Books and Magazines
A good way to build a library of features you want is to cull magazines and books. Don't worry if the kitchens you see seem unrealistic for your budget. Some feature high-end appliances and enough pink granite for a small patio. But substitute high-quality, moderately priced appliances and laminate for granite, and the same kitchen offers solid design ideas for just about anyone.
Magazines, such as This Old House routinely feature kitchen design information. In addition, there are even more specialized publications that cover the topic.
Designer Kitchens & Baths and Kitchens emphasize high-end work and top-quality appliances and materials. Advertising is limited. Kitchens represents a wide variety of styles, and the front part of the magazine features helpful articles on faucets, stoves, ventilation and related topics.
Signature Kitchens & Baths provides articles on counters, appliances, choosing a designer and related topics as well as photos and text describing high-end kitchens. Also included is a directory of manufacturers.
The annual Fine Homebuilding Kitchens & Baths provides a heavier dose of technical information than many consumer magazines. It also offers tips on design, lighting, cabinets and appliances, with product reviews submitted by readers.
Special-interest publications, published by several magazines, provide a number of kitchen styles and ideas. Collect ideas by tearing out pages from these publications and starting a file.
Books frequently mentioned by pro designers:
The Kitchen Idea Book, by Joanne Kellar Bouknight, presents hundreds of photographs showing all kinds of kitchen styles, what the author calls "a cookbook of kitchen details." Scattered throughout the book are short backgrounders on such topics as cabinet and door types, cabinet accessories, shelf supports, solid-surface edge treatments and backsplashes. The tone is friendly and knowledgeable. At the back is an excellent list of other resources.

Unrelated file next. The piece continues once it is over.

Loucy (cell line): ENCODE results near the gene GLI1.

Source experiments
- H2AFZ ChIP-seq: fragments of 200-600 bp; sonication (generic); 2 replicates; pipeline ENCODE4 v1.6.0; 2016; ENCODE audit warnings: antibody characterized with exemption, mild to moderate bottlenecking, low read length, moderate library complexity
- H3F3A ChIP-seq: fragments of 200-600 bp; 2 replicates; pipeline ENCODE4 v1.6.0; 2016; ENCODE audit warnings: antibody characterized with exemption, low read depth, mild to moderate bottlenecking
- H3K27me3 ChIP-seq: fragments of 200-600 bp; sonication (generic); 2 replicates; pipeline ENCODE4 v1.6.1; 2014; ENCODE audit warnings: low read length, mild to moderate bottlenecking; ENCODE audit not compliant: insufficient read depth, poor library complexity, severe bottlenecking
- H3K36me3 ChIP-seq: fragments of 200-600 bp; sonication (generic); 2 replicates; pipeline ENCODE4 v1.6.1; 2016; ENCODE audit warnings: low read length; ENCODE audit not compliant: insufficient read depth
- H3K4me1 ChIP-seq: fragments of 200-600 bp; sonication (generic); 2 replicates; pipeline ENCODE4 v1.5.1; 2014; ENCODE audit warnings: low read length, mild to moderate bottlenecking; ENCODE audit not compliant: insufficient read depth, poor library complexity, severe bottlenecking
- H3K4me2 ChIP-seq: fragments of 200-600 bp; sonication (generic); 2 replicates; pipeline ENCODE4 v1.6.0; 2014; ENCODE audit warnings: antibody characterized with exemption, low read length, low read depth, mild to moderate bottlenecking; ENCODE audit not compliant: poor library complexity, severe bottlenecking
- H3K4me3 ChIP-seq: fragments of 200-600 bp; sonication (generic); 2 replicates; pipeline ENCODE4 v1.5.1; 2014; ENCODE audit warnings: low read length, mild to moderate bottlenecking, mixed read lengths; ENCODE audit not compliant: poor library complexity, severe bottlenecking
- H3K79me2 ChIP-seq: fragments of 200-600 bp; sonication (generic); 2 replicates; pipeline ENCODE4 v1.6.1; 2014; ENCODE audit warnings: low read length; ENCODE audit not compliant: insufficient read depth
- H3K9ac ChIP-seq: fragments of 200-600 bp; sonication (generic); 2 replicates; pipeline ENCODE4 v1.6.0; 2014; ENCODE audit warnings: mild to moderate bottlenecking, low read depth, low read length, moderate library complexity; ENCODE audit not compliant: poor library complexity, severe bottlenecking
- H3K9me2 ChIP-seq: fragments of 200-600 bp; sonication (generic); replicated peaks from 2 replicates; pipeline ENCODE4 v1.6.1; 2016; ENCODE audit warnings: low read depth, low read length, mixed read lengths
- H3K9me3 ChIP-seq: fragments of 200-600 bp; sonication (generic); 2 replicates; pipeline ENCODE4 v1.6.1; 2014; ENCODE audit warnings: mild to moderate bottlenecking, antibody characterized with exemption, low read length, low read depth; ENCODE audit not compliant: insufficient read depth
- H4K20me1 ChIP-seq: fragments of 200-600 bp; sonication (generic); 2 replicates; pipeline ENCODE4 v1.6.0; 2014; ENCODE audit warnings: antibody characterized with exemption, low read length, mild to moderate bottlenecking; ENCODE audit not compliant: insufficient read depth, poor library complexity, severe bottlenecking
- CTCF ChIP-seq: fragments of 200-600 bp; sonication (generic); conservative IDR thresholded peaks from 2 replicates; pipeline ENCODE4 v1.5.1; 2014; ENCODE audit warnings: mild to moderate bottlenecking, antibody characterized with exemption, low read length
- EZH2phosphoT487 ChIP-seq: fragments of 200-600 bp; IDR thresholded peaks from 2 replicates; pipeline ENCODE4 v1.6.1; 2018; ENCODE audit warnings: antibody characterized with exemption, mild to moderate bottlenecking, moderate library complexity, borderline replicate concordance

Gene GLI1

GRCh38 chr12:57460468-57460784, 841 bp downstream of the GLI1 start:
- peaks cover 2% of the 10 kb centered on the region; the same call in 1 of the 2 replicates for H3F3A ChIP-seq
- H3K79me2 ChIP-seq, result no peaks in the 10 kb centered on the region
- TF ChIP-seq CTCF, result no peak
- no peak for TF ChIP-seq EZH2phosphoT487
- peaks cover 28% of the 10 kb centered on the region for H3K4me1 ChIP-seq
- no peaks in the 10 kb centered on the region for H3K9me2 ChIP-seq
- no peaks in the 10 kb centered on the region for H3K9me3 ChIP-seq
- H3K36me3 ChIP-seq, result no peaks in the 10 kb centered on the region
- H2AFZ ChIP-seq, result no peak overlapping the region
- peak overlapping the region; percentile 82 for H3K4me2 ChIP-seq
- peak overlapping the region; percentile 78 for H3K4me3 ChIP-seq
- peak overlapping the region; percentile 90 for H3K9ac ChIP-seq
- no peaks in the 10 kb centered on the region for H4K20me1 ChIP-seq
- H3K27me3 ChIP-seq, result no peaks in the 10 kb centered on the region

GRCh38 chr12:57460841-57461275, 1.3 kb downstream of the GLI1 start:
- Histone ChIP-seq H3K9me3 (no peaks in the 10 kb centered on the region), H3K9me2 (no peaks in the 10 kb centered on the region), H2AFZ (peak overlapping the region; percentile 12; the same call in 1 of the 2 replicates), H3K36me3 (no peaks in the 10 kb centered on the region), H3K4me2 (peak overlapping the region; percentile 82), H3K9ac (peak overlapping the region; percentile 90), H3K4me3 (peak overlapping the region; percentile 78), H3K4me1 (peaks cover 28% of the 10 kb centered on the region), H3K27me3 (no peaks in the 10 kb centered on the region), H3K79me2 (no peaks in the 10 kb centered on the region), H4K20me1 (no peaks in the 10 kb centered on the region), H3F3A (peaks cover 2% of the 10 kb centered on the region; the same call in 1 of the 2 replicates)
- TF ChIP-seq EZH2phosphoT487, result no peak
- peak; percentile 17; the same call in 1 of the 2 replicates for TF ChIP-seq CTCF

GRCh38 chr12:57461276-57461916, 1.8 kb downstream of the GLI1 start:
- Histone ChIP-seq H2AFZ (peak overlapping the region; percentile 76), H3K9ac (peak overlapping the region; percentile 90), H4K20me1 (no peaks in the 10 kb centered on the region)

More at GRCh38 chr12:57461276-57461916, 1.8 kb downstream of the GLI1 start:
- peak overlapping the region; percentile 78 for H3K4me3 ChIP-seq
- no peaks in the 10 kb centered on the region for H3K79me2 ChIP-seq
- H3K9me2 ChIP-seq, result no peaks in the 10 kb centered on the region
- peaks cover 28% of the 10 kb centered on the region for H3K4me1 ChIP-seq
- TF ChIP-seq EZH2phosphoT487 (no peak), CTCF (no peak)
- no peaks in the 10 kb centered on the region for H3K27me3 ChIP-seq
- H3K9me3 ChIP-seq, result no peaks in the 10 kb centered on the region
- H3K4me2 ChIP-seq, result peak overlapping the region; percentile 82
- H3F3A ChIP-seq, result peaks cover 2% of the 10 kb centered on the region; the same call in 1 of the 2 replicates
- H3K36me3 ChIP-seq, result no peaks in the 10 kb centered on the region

The Smart Kitchen, by David Goldbeck, is a sturdy brown shoe of a book: no color photos, lots of text and very simple drawings. The subtitle sums it up: "How to design a comfortable, safe, energy-efficient and environment-friendly workspace." Essential information, not fluff.
Kitchens offers mini-tours of kitchens that author Chris Casson Madden has singled out for superior design. Madden offers a look at many different kitchen styles.
Although photos can be theatrical, the author intends the book as a "practical jumping-off point" for readers to begin a kitchen remodel.
Kitchens for Cooks, by Deborah Krasner, starts with the basics (stoves, counters, refrigeration, storage and work zones) and then tours kitchens belonging to serious amateur and pro cooks. Too many kitchens have been designed "for looks, for show, and for status, and less and less for real use," Krasner writes in the introduction. She goes beyond that here.
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